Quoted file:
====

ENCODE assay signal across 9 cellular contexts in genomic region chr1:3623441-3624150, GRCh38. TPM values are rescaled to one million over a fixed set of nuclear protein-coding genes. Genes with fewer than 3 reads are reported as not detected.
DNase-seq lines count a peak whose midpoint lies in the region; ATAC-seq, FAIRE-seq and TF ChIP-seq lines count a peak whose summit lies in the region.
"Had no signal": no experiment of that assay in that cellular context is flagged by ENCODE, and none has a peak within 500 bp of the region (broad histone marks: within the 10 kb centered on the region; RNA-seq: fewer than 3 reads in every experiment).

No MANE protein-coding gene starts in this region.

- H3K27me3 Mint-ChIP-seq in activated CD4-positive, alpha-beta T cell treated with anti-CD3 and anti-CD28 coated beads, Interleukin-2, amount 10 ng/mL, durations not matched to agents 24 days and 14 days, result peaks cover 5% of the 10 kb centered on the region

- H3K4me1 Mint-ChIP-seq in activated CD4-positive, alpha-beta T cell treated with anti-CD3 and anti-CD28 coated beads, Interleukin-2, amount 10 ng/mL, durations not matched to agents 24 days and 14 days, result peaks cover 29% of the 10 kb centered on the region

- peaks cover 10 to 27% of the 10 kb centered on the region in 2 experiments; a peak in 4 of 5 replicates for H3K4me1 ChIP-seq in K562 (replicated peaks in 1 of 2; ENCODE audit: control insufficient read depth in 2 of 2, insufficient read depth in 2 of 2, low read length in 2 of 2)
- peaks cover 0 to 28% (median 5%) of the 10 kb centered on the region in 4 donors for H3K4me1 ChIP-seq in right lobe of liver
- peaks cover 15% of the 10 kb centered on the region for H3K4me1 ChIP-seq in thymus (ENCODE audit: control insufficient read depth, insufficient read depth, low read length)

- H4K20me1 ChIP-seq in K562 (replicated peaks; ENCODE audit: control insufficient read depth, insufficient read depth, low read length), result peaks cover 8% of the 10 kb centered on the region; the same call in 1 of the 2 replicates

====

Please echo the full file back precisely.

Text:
ENCODE assay signal across 9 cellular contexts in genomic region chr1:3623441-3624150, GRCh38. TPM values are rescaled to one million over a fixed set of nuclear protein-coding genes. Genes with fewer than 3 reads are reported as not detected.
DNase-seq lines count a peak whose midpoint lies in the region; ATAC-seq, FAIRE-seq and TF ChIP-seq lines count a peak whose summit lies in the region.
"Had no signal": no experiment of that assay in that cellular context is flagged by ENCODE, and none has a peak within 500 bp of the region (broad histone marks: within the 10 kb centered on the region; RNA-seq: fewer than 3 reads in every experiment).

No MANE protein-coding gene starts in this region.

- H3K27me3 Mint-ChIP-seq in activated CD4-positive, alpha-beta T cell treated with anti-CD3 and anti-CD28 coated beads, Interleukin-2, amount 10 ng/mL, durations not matched to agents 24 days and 14 days, result peaks cover 5% of the 10 kb centered on the region

- H3K4me1 Mint-ChIP-seq in activated CD4-positive, alpha-beta T cell treated with anti-CD3 and anti-CD28 coated beads, Interleukin-2, amount 10 ng/mL, durations not matched to agents 24 days and 14 days, result peaks cover 29% of the 10 kb centered on the region

- peaks cover 10 to 27% of the 10 kb centered on the region in 2 experiments; a peak in 4 of 5 replicates for H3K4me1 ChIP-seq in K562 (replicated peaks in 1 of 2; ENCODE audit: control insufficient read depth in 2 of 2, insufficient read depth in 2 of 2, low read length in 2 of 2)
- peaks cover 0 to 28% (median 5%) of the 10 kb centered on the region in 4 donors for H3K4me1 ChIP-seq in right lobe of liver
- peaks cover 15% of the 10 kb centered on the region for H3K4me1 ChIP-seq in thymus (ENCODE audit: control insufficient read depth, insufficient read depth, low read length)

- H4K20me1 ChIP-seq in K562 (replicated peaks; ENCODE audit: control insufficient read depth, insufficient read depth, low read length), result peaks cover 8% of the 10 kb centered on the region; the same call in 1 of the 2 replicates